Drug offenses, such as possession, sale or trafficking, and manufacturing or cultivation
    • Firearms crimes, including illegal possession or sale of a weapon
    • Domestic violence
    • Sex crimes, such as rape, molestation, prostitution or solicitation, or child pornography offenses
    • Violent crimes, including assault and homicide
    • Kidnapping

Taking Steps to Protect Your Rights

When you have been charged with a criminal offense as a green card holder, your first step should be to contact an experienced attorney. You will be entitled to a phone call when taken into custody. Use that call to contact your lawyer and request that they come to the police station.

Once you have been taken into custody, you have certain constitutional rights. The police must notify you of your Miranda rights, which include the right to remain silent, and the right to have an attorney present. It is important that you exercise your right not to talk with police. Even though the American criminal justice system is based on the belief that you are innocent until proven guilty, the police will exert more energy to establish your guilt than to prove your innocence.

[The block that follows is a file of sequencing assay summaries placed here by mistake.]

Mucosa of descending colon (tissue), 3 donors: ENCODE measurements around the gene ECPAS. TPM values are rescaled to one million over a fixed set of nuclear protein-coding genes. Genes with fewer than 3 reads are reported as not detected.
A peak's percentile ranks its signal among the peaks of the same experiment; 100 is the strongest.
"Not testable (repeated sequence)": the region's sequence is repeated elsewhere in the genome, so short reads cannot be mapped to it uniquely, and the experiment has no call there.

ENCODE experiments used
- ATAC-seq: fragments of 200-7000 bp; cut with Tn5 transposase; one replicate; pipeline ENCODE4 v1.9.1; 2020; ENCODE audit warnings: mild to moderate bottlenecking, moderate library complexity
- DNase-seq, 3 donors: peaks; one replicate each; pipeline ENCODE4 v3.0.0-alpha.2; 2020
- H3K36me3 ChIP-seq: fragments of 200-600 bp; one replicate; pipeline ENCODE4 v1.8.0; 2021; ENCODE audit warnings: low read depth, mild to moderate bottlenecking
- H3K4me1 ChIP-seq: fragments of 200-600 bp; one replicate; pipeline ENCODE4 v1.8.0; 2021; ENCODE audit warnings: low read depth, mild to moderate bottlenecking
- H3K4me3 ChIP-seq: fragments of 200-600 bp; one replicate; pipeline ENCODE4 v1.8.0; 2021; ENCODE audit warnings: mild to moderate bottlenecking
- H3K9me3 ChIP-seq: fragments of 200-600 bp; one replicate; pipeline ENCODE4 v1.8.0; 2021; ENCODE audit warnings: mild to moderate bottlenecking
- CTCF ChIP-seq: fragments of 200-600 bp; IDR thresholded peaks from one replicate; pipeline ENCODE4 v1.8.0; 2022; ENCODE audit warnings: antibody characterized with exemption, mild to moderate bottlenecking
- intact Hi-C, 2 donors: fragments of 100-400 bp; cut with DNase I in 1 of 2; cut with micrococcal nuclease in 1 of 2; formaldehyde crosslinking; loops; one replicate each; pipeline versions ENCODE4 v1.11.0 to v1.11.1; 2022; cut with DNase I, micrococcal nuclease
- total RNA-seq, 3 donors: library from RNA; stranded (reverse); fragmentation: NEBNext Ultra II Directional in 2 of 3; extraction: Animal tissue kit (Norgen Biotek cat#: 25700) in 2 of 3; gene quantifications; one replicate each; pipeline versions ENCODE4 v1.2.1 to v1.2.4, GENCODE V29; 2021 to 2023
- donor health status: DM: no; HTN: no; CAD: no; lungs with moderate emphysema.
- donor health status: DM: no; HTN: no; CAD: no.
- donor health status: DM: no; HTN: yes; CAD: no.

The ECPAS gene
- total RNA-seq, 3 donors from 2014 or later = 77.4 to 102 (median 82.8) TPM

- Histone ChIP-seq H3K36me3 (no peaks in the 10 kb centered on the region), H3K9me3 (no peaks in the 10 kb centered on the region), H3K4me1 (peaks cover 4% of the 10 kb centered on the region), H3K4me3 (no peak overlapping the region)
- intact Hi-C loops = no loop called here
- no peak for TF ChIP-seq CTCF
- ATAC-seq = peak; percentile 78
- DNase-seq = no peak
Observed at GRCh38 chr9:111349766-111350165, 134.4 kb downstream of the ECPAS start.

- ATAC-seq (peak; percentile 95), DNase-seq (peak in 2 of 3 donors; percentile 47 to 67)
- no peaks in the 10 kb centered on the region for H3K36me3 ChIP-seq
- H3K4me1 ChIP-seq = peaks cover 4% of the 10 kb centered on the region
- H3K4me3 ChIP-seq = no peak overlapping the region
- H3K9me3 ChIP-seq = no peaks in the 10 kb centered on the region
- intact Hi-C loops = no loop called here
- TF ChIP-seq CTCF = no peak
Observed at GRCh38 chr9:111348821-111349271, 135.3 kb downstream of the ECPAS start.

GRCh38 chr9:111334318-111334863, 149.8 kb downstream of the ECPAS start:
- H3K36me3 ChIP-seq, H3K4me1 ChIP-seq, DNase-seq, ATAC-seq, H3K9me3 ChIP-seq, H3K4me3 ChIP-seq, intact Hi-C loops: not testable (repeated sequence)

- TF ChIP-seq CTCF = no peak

If you are merely under investigation and the police show up at your home, you do not have to allow them in, unless they have a valid search warrant. Don’t let them come in if they don’t have one. Anything that they see that they can reasonably argue gave them a suspicion of criminal activity will be the basis for an immediate search, and a warrant won’t be necessary.